Internet-based virtual private networks rose to popularity in the 1990s by providing cost-effective connections securely across an insecure internet, and along the way VPNs have provided the impetus for today’s SD-WAN technology.
The definition of a virtual private network (VPN) is creating a secure network over network transport that is less secure, such as the internet.
VPNs are used to connect two or more nodes in a network and are most commonly used to connect individual users' machines to sites or to connect sites to sites. It’s possible to connect users to each other, but the use case for that is very limited so such deployments are rare.
A possible use case is to connect things to a network, and while this is uncommon today, there will likely be an uptick in device-to-network VPNs as the Internet of Things (IoT) grows.
Remote-access VPNs are the most common type and allow users to access company resources even when they are not directly connected to the corporate network. Remote access VPNs are typically temporary connections and are shut off when users have completed whatever task they were working on.
To ensure privacy, a secure tunnel is established between the user’s endpoint such as a laptop, mobile device or home computer. Establishing calls for some sort of authentication — passwords, tokens, biometric identification.
Sometimes usernames and passwords are embedded in VPN software located on the user’s endpoint to make connecting easy for the user, but there’s always some form of authentication.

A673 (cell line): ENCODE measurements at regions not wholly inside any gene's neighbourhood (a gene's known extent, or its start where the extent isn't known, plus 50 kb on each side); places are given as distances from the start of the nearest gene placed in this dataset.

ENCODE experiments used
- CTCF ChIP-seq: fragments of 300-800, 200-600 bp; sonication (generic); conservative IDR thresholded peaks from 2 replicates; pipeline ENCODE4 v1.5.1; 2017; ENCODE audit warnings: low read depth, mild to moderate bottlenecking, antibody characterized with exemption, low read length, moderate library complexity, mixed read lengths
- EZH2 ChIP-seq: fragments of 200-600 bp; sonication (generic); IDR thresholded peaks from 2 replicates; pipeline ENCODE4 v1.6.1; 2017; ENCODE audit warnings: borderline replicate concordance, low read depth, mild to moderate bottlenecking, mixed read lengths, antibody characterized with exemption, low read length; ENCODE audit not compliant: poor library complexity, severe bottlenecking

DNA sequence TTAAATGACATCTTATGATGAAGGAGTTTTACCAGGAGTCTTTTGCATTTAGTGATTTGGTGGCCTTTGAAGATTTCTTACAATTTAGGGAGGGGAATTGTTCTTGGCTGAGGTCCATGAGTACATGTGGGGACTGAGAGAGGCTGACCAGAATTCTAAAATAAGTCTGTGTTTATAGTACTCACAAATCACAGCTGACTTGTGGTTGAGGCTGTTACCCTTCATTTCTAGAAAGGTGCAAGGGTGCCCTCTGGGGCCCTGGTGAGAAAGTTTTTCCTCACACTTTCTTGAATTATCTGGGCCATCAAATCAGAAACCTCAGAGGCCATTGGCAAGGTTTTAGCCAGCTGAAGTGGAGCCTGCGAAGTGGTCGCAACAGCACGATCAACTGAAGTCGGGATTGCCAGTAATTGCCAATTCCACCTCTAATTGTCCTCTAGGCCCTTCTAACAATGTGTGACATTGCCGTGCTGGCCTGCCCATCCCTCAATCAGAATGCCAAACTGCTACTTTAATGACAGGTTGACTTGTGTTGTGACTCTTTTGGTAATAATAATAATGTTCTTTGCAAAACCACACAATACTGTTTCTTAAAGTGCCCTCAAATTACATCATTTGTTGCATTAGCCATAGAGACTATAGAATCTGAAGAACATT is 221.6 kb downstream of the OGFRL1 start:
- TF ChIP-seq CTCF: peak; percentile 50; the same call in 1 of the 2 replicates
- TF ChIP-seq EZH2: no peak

The upside of using remote-access VPNs is that workers can connect to any company resource regardless of where they are and without a dedicated physical circuit.
This reduces costs but also enables connectivity where it wasn’t possible before.
A partner at a law firm may wish to access client files stored on a shared server remotely. It’s possible the company could connect the partner’s home to the company network using a dedicated private line but that could be very expensive.
In this case, a VPN would be an excellent alternative as it enables the lawyer to connect virtually over his home internet service.
If the partner is travelling to a conference in a different city, there would be no feasible way to connect the attorney over a private connection, so a VPN over a temporary internet service would enable reaching the shared server, making it a critical business tool for the law firm.
The downside of remote access via VPN is that performance can vary greatly depending on a number of factors. These include the internet service being used, the encryption method and the endpoint the user is connecting from.